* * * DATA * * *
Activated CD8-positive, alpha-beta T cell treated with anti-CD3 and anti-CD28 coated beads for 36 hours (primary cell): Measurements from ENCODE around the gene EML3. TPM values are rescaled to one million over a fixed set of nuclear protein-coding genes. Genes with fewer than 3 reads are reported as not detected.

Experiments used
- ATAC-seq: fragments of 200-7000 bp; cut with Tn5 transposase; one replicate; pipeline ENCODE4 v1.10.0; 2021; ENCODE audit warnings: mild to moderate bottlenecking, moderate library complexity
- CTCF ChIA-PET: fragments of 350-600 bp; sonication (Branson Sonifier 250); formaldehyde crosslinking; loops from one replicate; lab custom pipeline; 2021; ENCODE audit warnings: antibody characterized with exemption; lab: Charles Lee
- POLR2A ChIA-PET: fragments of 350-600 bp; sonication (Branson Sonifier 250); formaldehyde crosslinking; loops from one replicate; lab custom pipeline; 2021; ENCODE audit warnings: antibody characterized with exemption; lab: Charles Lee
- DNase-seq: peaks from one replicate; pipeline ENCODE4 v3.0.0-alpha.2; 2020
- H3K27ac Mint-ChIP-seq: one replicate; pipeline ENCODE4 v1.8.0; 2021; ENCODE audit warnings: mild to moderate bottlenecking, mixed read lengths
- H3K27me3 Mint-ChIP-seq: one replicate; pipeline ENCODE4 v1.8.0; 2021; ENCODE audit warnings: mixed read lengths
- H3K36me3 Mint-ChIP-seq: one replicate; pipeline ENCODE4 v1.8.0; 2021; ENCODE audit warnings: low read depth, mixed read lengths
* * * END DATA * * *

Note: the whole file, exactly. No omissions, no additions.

Activated CD8-positive, alpha-beta T cell treated with anti-CD3 and anti-CD28 coated beads for 36 hours (primary cell): Measurements from ENCODE around the gene EML3. TPM values are rescaled to one million over a fixed set of nuclear protein-coding genes. Genes with fewer than 3 reads are reported as not detected.

Experiments used
- ATAC-seq: fragments of 200-7000 bp; cut with Tn5 transposase; one replicate; pipeline ENCODE4 v1.10.0; 2021; ENCODE audit warnings: mild to moderate bottlenecking, moderate library complexity
- CTCF ChIA-PET: fragments of 350-600 bp; sonication (Branson Sonifier 250); formaldehyde crosslinking; loops from one replicate; lab custom pipeline; 2021; ENCODE audit warnings: antibody characterized with exemption; lab: Charles Lee
- POLR2A ChIA-PET: fragments of 350-600 bp; sonication (Branson Sonifier 250); formaldehyde crosslinking; loops from one replicate; lab custom pipeline; 2021; ENCODE audit warnings: antibody characterized with exemption; lab: Charles Lee
- DNase-seq: peaks from one replicate; pipeline ENCODE4 v3.0.0-alpha.2; 2020
- H3K27ac Mint-ChIP-seq: one replicate; pipeline ENCODE4 v1.8.0; 2021; ENCODE audit warnings: mild to moderate bottlenecking, mixed read lengths
- H3K27me3 Mint-ChIP-seq: one replicate; pipeline ENCODE4 v1.8.0; 2021; ENCODE audit warnings: mixed read lengths
- H3K36me3 Mint-ChIP-seq: one replicate; pipeline ENCODE4 v1.8.0; 2021; ENCODE audit warnings: low read depth, mixed read lengths